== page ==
Life from an outsider's perspective…

“Dance to the tension of a world on edge”

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The mental health crisis in the 21st century linked to excercise? 

I personally think the majority of Personality Disorders and Mental Illnesses are what Alvin Toffler was refferring to in his legendary book “Future Shock”, written in 1970. In a nutshell:  when you have a period of rapid social change (in our highly technological post industrial society), with an insufficent adaptation time, this creates overstimulation. Think of it as a type of  “information overload”. For example going shopping, have you ever just been startled by the number of cereals to choose from, or been completely overwhelmed by the current global internet communication network? This in turn leads to increased stress levels (despite our best coping mechanisms such as avoidance, disassociation, idealisation, rationalisation, regression, repression, supression, denial, fantasy, etc).

This is speculation on my part, but when your anxiety level is increased beyond normal levels, the resulting stress can lead to a whole host of terrible consequences -violence, illness, depression and other mental diseases. In fact there is a already strong link between anxiety and depression. Violence & depression are perhaps the two worst “coping mechanisms” of all. Suprise suprise, stress is also a major factor in heart disease and strokes. I don’t have to remind you that homicides, suicides and heart attacks are the top 3 killers in most developed nations… and possibly all three are due to too much tension in our lives. Stress is now seen as a risk factor in both cancer and diabetes as well!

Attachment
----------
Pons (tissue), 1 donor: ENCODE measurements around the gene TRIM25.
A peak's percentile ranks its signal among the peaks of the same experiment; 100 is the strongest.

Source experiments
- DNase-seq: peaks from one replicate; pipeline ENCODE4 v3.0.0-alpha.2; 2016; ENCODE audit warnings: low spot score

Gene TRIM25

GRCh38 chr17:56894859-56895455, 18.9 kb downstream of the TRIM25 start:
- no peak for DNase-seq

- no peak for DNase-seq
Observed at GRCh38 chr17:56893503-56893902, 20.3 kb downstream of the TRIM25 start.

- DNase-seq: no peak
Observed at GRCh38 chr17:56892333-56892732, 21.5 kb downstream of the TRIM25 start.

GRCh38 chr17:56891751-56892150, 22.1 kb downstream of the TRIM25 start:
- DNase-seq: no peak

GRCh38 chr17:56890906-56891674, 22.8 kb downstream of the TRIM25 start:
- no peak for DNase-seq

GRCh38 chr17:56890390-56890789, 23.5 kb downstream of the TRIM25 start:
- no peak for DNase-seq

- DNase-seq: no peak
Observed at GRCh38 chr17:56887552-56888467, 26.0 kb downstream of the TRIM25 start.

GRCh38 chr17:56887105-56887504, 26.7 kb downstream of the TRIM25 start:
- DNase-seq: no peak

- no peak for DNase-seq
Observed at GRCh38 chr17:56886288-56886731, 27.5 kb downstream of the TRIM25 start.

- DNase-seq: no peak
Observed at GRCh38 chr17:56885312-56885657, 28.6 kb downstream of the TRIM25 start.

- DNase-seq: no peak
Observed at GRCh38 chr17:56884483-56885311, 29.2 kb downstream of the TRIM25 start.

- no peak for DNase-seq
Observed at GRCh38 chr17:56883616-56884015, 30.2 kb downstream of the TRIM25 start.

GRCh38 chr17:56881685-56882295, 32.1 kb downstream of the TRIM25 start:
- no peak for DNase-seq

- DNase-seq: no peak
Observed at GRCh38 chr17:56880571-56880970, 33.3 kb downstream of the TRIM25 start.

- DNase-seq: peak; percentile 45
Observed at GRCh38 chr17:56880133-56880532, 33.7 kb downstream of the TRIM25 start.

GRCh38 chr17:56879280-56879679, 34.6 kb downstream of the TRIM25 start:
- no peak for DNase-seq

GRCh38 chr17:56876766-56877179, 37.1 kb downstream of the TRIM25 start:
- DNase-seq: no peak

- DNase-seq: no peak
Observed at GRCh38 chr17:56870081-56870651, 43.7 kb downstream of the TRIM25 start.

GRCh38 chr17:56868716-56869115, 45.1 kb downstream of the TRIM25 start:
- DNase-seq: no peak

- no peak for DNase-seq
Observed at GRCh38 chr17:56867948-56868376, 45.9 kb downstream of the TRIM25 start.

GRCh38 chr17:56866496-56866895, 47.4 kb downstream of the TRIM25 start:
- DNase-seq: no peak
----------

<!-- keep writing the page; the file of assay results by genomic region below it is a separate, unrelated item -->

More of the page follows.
I think reducing anxiety is the key to better physical and mental health. In today’s world, we don’t rely on exercise as much as we should. The study at the bottom of this page proves that excerise can reduce the effects of some mental illnesses. But could the reverse also be true; could decreasing our level of excerise in an increasingly stressful world actually be causing our mental health crisis? Instead of teaching our children outmoded concepts, perhaps we should be teaching them how to relax. Heres a short Stress Management Article.

Dr. Leslie Brown.

(Science not medicine!)


I have quoted the following directly from other sources:

In Developed Countries, 8 of the 10 Leading Causes of Disability Are Mental Illnesses

The massive Global Burden Of Disease study conducted by the World Health Organization, the World Bank, and Harvard University measured the leading causes of disability (counting lost years of healthy life). In developed countries, the ten leading causes of lost years of healthy life at ages 15-44 were: (1) Major Depressive Disorder, (2) Alcohol Use, (3) Road Traffic Accidents, (4) Schizophrenia, (5) Self-Inflicted Injuries, (6) Bipolar Disorder, (7) Drug Use, (8) Obsessive-Compulsive Disorders, (9) Osteoarthritis, (10) Violence. “The Global Burden Of Disease” by C.J.L. Murray and A.D. Lopez, World Health Organization, 1996, Table 5.4 page 270